Cricket Braun, PsyD ’13

Cricket: Despite my unconventional background, the faculty provided me with the nurturance, guidance, and academic foundation that prepared me well for my practica and internship. I was a second-year practicum student at Woodside Juvenile Rehabilitation Center in Vermont, where I worked with violent and aggressive youth, and a third-year practicum student at the University of Vermont’s Counseling and Psychiatry Services, where I recently began my pre-doctoral internship.I worked as a teacher, naturalist (I earned my MS in Environmental Studies from AUNE in 1994), and mother before AUNE. Although I had worked in residential mental health facilities during college, my experiences working with children and families, both as a teacher and mother, are what prompted me to apply to AUNE’s PsyD program.

Although my time at Antioch came to an end, my relationships and knowledge gained here are indelible and will continue to inform and inspire my future professional development.

Lorraine Mangione and Martha Straus, professors of clinical psychology:

“She’s a leader, and her willingness to really show up, ready to engage, is remarkable.”

Cricket Braun is an inspiration to many of us who have had the pleasure and honor of teaching and learning from her. She’s a leader, and her willingness to really show up, ready to engage, is remarkable. She is entirely reliable, week in and out, to offer provocative, reflective questions, or perspectives in class.

Cricket is able to engage as an authentic adult; the quality of conversation with her reflects such depth and whole-self involvement. This ‘reflective practice’ describes Cricket in the classroom, in the hallway, or in a faculty office. She remains vital, integrated, and present in her many roles: developing clinician, environmental studies student, teacher, mother of four (including twins!), and communitarian. In addition, her motivation and work ethic are prodigious.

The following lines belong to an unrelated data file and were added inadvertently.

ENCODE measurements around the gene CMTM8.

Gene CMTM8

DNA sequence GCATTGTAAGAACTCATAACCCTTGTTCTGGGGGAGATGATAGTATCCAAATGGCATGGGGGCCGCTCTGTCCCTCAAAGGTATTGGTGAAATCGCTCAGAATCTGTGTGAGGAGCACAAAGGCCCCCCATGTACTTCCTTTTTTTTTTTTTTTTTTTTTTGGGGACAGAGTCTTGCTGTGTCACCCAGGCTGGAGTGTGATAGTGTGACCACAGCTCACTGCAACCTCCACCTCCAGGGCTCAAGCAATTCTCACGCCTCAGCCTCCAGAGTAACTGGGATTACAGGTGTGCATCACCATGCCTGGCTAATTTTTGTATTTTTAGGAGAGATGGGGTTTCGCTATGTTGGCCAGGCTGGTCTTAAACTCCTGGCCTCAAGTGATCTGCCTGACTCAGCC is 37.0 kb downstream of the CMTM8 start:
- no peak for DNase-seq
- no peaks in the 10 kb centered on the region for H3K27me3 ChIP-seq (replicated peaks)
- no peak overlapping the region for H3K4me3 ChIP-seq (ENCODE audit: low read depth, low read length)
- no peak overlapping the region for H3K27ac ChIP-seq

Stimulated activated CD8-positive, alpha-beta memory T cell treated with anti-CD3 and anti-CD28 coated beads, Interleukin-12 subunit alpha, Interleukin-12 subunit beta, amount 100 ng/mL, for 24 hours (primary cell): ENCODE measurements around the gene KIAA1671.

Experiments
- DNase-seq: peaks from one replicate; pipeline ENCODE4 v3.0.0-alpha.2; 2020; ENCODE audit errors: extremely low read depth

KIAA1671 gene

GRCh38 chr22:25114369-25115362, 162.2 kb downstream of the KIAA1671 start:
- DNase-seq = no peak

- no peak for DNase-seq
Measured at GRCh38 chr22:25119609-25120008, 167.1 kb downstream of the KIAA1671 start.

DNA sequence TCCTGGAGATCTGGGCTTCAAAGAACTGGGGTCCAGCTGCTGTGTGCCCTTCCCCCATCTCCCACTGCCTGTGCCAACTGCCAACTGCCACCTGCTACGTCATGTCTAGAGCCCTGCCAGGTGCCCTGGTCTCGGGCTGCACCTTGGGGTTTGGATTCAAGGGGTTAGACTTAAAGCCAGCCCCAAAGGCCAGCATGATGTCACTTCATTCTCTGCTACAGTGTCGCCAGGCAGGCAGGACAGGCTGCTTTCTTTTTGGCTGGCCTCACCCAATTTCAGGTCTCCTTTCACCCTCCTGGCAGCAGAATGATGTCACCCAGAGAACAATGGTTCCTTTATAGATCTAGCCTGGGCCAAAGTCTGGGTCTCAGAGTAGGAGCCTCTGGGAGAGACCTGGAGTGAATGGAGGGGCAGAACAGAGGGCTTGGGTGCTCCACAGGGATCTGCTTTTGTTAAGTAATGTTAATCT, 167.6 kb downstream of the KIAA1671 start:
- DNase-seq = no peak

Cricket is also a lot of fun; her seriousness of purpose doesn’t preclude her ability to play with ideas and others. We can see her in many roles in her future clinician, teacher, supervisor, administrator, and consultant, all grounded by the same process of joyful reflection and engagement.

Antioch Voices- Elizabeth Baxmeyer

International Day of Forests

“If you love a tree, you will be more beautiful than before!” – Amit Ray.

This year, the theme for the International Day of Forests, “Forests and Health,” is an invitation and an opportunity to reflect on what these expansive ecosystems do for us and how we can, in turn, serve them through conservation, species preservation, mindful nutrition, and ecological awareness.

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